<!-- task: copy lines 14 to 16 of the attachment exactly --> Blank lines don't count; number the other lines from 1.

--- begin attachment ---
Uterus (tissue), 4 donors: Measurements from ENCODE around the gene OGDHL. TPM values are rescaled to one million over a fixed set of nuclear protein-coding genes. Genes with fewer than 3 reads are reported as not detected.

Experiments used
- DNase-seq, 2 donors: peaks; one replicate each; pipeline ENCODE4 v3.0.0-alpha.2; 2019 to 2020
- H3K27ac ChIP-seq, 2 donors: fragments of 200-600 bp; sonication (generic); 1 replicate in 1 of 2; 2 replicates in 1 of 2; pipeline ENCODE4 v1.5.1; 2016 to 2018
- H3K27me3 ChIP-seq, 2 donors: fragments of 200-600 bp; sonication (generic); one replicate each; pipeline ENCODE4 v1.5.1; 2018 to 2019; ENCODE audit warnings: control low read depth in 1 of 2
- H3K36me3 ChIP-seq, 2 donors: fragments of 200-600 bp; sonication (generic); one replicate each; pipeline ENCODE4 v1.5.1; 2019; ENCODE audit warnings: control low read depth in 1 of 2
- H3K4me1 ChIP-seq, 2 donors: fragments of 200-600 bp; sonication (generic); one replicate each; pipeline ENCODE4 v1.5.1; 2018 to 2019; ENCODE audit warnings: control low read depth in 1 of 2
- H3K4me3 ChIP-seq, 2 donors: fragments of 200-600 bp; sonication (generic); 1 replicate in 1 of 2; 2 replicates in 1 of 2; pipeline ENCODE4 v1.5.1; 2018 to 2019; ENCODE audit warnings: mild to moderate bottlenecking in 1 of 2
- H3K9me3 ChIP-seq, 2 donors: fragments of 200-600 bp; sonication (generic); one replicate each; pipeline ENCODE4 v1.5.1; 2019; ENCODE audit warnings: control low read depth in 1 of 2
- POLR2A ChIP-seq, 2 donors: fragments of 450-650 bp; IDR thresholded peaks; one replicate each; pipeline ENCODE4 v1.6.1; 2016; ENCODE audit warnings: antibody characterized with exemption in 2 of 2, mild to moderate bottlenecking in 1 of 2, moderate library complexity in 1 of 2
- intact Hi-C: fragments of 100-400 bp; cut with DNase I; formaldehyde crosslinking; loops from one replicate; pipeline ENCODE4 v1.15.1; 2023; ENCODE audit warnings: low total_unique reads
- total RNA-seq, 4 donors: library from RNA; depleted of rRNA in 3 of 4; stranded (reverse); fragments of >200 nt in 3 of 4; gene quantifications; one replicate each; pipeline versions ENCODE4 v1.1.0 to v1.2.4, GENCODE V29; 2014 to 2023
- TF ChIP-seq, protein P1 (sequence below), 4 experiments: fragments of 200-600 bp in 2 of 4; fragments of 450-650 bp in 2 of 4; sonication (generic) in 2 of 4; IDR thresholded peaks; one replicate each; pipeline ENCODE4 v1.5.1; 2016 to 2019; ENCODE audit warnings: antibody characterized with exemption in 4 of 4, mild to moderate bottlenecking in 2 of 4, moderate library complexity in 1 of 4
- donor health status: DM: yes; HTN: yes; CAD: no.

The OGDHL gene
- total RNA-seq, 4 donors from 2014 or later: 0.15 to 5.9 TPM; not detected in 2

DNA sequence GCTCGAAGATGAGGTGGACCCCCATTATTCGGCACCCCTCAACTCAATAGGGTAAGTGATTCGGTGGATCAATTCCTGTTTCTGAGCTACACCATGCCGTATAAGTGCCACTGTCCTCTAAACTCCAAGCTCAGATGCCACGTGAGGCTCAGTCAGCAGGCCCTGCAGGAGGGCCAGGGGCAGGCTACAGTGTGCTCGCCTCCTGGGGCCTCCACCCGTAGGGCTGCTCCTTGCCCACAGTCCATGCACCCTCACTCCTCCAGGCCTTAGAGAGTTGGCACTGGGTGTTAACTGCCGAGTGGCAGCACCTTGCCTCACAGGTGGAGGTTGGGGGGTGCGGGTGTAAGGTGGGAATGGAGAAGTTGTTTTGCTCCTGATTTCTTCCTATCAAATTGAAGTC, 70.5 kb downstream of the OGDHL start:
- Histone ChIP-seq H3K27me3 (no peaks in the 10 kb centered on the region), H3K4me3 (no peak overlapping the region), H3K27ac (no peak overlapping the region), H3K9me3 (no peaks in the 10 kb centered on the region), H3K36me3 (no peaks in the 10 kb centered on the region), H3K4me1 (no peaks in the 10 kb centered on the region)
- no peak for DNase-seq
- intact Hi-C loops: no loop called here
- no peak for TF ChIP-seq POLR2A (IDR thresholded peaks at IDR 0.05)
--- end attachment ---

- donor health status: DM: yes; HTN: yes; CAD: no.

The OGDHL gene
- total RNA-seq, 4 donors from 2014 or later: 0.15 to 5.9 TPM; not detected in 2